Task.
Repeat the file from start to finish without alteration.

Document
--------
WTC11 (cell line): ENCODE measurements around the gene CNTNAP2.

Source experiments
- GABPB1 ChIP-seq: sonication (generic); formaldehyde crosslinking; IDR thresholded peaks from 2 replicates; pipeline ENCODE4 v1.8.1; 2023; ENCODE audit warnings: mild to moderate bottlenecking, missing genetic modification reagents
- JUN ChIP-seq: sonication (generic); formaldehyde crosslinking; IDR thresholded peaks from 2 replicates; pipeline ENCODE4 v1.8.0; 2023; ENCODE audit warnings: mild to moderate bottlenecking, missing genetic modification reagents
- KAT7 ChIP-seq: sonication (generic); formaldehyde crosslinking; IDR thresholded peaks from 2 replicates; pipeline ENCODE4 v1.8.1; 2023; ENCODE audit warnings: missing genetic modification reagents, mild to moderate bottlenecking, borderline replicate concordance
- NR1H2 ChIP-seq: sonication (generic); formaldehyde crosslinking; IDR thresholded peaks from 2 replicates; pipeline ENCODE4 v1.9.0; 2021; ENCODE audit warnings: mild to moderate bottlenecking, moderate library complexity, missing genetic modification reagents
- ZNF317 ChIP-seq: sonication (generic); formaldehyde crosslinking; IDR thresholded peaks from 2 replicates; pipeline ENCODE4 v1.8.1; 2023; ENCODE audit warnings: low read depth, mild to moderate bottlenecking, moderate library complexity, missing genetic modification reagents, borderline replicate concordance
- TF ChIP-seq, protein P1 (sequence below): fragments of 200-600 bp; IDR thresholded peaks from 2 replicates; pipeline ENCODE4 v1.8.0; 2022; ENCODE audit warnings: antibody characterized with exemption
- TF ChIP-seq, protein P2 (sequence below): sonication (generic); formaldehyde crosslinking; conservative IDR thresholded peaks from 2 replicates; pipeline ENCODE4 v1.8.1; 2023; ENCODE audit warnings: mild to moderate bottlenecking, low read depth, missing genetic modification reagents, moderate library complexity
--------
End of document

WTC11 (cell line): ENCODE measurements around the gene CNTNAP2.

Source experiments
- GABPB1 ChIP-seq: sonication (generic); formaldehyde crosslinking; IDR thresholded peaks from 2 replicates; pipeline ENCODE4 v1.8.1; 2023; ENCODE audit warnings: mild to moderate bottlenecking, missing genetic modification reagents
- JUN ChIP-seq: sonication (generic); formaldehyde crosslinking; IDR thresholded peaks from 2 replicates; pipeline ENCODE4 v1.8.0; 2023; ENCODE audit warnings: mild to moderate bottlenecking, missing genetic modification reagents
- KAT7 ChIP-seq: sonication (generic); formaldehyde crosslinking; IDR thresholded peaks from 2 replicates; pipeline ENCODE4 v1.8.1; 2023; ENCODE audit warnings: missing genetic modification reagents, mild to moderate bottlenecking, borderline replicate concordance
- NR1H2 ChIP-seq: sonication (generic); formaldehyde crosslinking; IDR thresholded peaks from 2 replicates; pipeline ENCODE4 v1.9.0; 2021; ENCODE audit warnings: mild to moderate bottlenecking, moderate library complexity, missing genetic modification reagents
- ZNF317 ChIP-seq: sonication (generic); formaldehyde crosslinking; IDR thresholded peaks from 2 replicates; pipeline ENCODE4 v1.8.1; 2023; ENCODE audit warnings: low read depth, mild to moderate bottlenecking, moderate library complexity, missing genetic modification reagents, borderline replicate concordance
- TF ChIP-seq, protein P1 (sequence below): fragments of 200-600 bp; IDR thresholded peaks from 2 replicates; pipeline ENCODE4 v1.8.0; 2022; ENCODE audit warnings: antibody characterized with exemption
- TF ChIP-seq, protein P2 (sequence below): sonication (generic); formaldehyde crosslinking; conservative IDR thresholded peaks from 2 replicates; pipeline ENCODE4 v1.8.1; 2023; ENCODE audit warnings: mild to moderate bottlenecking, low read depth, missing genetic modification reagents, moderate library complexity